Point 71 of the Guidelines provides that, where a firm has already received such rescue or restructuring aid, the Commission will authorize new aid only if at least ten years have elapsed:

  1. since the previous aid was granted (first hypothesis), or
  2. the previous restructuring period has ended (second hypothesis), or
  3. since the implementation of the previous restructuring plan has ceased (third hypothesis).

As regards the first hypothesis, the Court notes that TAROM benefited until 2019 from the implementation of restructuring aid in the form of a loan and several guarantees relating to other loans it took out. This aid was granted between 1997 and 2003 and the loan guarantees were all called immediately after they were granted.

In this respect, the Court concluded that the first assumption was established, since the actual transfer of resources is not decisive in determining the date of granting of the aid.

As regards the second and third hypotheses, the Court states that the concept of ‘restructuring period’ refers to the period during which the restructuring measures are taken, which is, in principle, distinct from that during which a State aid measure accompanying those measures is implemented.

In this respect, the Court notes that Wizz Air has not provided any evidence or indication that the previous restructuring period ended less than ten years before the granting of the notified aid measure.

Lastly, as regards the concept of ‘restructuring plan’, the Court states, moreover, that the fact that restructuring aid is linked to a restructuring plan does not mean that that aid, as such, forms part of that restructuring plan, the existence of the latter constituting, on the contrary, an essential condition for such aid to be regarded as compatible with the internal market.

The Court therefore rejects Wizz Air's argument that the fact that the restructuring aid granted to TAROM between 1997 and 2003 was implemented until 2019 means that the restructuring plan, which was linked to that aid, also lasted until 2019.

In conclusion, the Court rejected Wizz Air's claims that the Commission erred in law by deciding not to initiate the formal investigation procedure despite the doubts it should have had during its preliminary assessment of the condition of “non-recurrence” of the rescue and restructuring aid.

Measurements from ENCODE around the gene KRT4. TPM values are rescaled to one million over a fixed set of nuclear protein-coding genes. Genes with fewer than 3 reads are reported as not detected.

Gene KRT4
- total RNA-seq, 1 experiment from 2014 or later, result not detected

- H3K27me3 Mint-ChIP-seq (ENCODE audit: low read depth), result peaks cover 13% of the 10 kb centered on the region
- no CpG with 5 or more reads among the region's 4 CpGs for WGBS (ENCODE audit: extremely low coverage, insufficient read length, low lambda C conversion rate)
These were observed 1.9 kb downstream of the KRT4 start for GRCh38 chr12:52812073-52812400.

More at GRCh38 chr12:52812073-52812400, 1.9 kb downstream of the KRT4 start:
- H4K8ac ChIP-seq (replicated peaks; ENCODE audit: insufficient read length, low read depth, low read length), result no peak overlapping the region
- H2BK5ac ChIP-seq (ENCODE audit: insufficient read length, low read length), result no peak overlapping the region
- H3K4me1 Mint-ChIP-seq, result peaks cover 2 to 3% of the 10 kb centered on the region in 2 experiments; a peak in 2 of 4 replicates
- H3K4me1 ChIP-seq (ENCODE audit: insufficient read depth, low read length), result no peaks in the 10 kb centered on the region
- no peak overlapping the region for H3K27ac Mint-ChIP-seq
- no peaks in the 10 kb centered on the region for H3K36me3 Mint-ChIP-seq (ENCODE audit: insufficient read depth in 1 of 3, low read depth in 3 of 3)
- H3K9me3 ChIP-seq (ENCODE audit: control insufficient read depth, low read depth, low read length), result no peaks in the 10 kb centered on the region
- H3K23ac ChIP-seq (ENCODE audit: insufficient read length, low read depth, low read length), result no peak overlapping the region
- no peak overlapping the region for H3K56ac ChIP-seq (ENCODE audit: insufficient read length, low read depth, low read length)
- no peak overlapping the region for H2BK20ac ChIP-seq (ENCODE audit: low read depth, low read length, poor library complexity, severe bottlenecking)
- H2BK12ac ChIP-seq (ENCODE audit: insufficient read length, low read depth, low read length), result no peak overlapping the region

Secondly, the Court of First Instance also rejected Wizz Air's plea of breach of the Commission's duty to motivate its decision.


Wizz Air has the possibility to appeal against this judgment to the Court of Justice of the EU, which can only rule on points of law.

This judgment, which provides useful clarifications on the conditions for rescue aid, complements the recent case law of the EU General Court in the context of Ryanair's numerous appeals against the Commission's decisions approving aid to airlines in the context of COVID-19. It confirms, in general, the wide margin of manoeuvre of the Commission in declaring the compatibility of aid.

Following the approval of the rescue aid, Romania notified the European Commission of the company's restructuring plan on 24 August 2020. At the end of the preliminary procedure, the European Commission opened on 5 July 2021 a formal investigation procedure on a restructuring aid project in favor of TAROM following the notification by Romania. The Commission had indeed expressed doubts as to whether the proposed restructuring plan and the aid to support it met the strict conditions of the above-mentioned guidelines (in this respect, see our article of 16 July 2021).

During the formal investigation procedure, the Commission will verify :

  • ­Whether the proposed restructuring plan is appropriate to remedy TAROM's difficulties and to restore its long-term viability within a reasonable timeframe without continued state aid ;
  • ­whether TAROM or market operators will contribute sufficiently, in principle at least 50 %, to the restructuring costs, thus ensuring that the restructuring plan does not rely excessively on public funds and that the aid is proportionate ; and
  • ­if the airline undertakes to take appropriate measures to limit the distortion of competition created by the aid. These measures aim to offset the impact of the aid on the airline's competitors and may take the form of the transfer of slots, the sale of subsidiaries, a commitment not to expand, etc.

It should also be noted that rescue and restructuring aid has regularly been granted to traditional airlines. In many cases, this aid has allowed the company to recover. In October 2019, the European Commission authorized a rescue loan of 380 million EUR for the German company Condor. In June 2020, the Commission authorized a 1.2 billion EUR rescue loan to TAP, a Portuguese airline. Another Portuguese airline, SATA, received liquidity support for a total amount of 133 million EUR.

In the meantime, TAROM has already received two grants to compensate for the damage caused by the pandemic.

Indeed, on 2 May 2022, the European Commission approved a Romanian aid measure of 1.9 million EUR to compensate the airline for the damage suffered on 14 routes in the period between 1 July and 31 December 2020 due to the coronavirus pandemic. This compensation follows another measure that the Commission approved on 2 October 2020 to compensate the airline for damages suffered between 16 March and 30 June 2020 (in this regard, see our article of 10 October 2020).